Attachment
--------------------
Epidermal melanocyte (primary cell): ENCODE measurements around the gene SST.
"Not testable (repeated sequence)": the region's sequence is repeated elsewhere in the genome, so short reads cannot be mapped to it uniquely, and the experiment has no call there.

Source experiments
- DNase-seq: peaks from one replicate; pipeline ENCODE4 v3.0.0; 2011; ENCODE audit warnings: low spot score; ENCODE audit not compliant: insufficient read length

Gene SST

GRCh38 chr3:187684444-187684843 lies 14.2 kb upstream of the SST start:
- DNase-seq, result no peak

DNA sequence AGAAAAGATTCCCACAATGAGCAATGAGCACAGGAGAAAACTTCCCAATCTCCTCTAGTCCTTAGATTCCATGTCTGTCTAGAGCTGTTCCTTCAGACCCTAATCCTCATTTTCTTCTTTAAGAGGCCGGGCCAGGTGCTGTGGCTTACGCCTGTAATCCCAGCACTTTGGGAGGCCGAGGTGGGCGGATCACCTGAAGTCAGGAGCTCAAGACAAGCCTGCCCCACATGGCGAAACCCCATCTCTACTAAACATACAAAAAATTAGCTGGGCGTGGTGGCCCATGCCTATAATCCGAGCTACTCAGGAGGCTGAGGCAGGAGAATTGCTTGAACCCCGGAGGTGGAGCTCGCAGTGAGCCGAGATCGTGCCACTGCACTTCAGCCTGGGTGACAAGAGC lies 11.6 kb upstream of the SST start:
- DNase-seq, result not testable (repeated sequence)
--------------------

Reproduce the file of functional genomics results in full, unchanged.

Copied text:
Epidermal melanocyte (primary cell): ENCODE measurements around the gene SST.
"Not testable (repeated sequence)": the region's sequence is repeated elsewhere in the genome, so short reads cannot be mapped to it uniquely, and the experiment has no call there.

Source experiments
- DNase-seq: peaks from one replicate; pipeline ENCODE4 v3.0.0; 2011; ENCODE audit warnings: low spot score; ENCODE audit not compliant: insufficient read length

Gene SST

GRCh38 chr3:187684444-187684843 lies 14.2 kb upstream of the SST start:
- DNase-seq, result no peak

DNA sequence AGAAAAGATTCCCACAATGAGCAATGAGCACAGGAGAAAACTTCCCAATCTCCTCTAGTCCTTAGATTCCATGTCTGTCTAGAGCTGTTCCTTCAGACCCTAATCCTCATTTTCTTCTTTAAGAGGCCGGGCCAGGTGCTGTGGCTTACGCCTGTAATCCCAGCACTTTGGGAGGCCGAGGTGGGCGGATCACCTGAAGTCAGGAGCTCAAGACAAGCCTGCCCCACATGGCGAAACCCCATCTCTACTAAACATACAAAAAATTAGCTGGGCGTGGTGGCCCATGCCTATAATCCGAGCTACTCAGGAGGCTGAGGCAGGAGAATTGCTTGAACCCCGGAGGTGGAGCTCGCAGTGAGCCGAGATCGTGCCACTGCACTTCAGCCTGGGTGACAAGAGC lies 11.6 kb upstream of the SST start:
- DNase-seq, result not testable (repeated sequence)